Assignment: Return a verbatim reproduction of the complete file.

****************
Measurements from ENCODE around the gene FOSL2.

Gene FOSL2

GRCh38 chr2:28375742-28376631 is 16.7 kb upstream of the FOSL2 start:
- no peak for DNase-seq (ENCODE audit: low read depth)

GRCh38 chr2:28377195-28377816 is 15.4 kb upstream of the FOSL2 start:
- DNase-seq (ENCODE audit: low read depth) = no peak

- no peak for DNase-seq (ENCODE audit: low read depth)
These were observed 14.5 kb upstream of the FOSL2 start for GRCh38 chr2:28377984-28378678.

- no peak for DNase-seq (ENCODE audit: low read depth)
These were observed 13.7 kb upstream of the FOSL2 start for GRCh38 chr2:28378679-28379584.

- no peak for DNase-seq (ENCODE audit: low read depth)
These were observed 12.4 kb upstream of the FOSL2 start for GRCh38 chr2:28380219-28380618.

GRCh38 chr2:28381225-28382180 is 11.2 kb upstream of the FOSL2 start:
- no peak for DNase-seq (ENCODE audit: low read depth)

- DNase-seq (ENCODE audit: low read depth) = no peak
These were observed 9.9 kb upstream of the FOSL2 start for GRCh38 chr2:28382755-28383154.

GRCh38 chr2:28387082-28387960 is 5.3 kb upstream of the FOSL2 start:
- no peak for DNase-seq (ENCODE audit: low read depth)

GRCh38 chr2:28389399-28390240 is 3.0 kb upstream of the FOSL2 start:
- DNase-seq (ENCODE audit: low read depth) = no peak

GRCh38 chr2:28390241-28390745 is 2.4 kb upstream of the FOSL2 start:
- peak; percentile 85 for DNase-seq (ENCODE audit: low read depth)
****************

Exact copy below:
Measurements from ENCODE around the gene FOSL2.

Gene FOSL2

GRCh38 chr2:28375742-28376631 is 16.7 kb upstream of the FOSL2 start:
- no peak for DNase-seq (ENCODE audit: low read depth)

GRCh38 chr2:28377195-28377816 is 15.4 kb upstream of the FOSL2 start:
- DNase-seq (ENCODE audit: low read depth) = no peak

- no peak for DNase-seq (ENCODE audit: low read depth)
These were observed 14.5 kb upstream of the FOSL2 start for GRCh38 chr2:28377984-28378678.

- no peak for DNase-seq (ENCODE audit: low read depth)
These were observed 13.7 kb upstream of the FOSL2 start for GRCh38 chr2:28378679-28379584.

- no peak for DNase-seq (ENCODE audit: low read depth)
These were observed 12.4 kb upstream of the FOSL2 start for GRCh38 chr2:28380219-28380618.

GRCh38 chr2:28381225-28382180 is 11.2 kb upstream of the FOSL2 start:
- no peak for DNase-seq (ENCODE audit: low read depth)

- DNase-seq (ENCODE audit: low read depth) = no peak
These were observed 9.9 kb upstream of the FOSL2 start for GRCh38 chr2:28382755-28383154.

GRCh38 chr2:28387082-28387960 is 5.3 kb upstream of the FOSL2 start:
- no peak for DNase-seq (ENCODE audit: low read depth)

GRCh38 chr2:28389399-28390240 is 3.0 kb upstream of the FOSL2 start:
- DNase-seq (ENCODE audit: low read depth) = no peak

GRCh38 chr2:28390241-28390745 is 2.4 kb upstream of the FOSL2 start:
- peak; percentile 85 for DNase-seq (ENCODE audit: low read depth)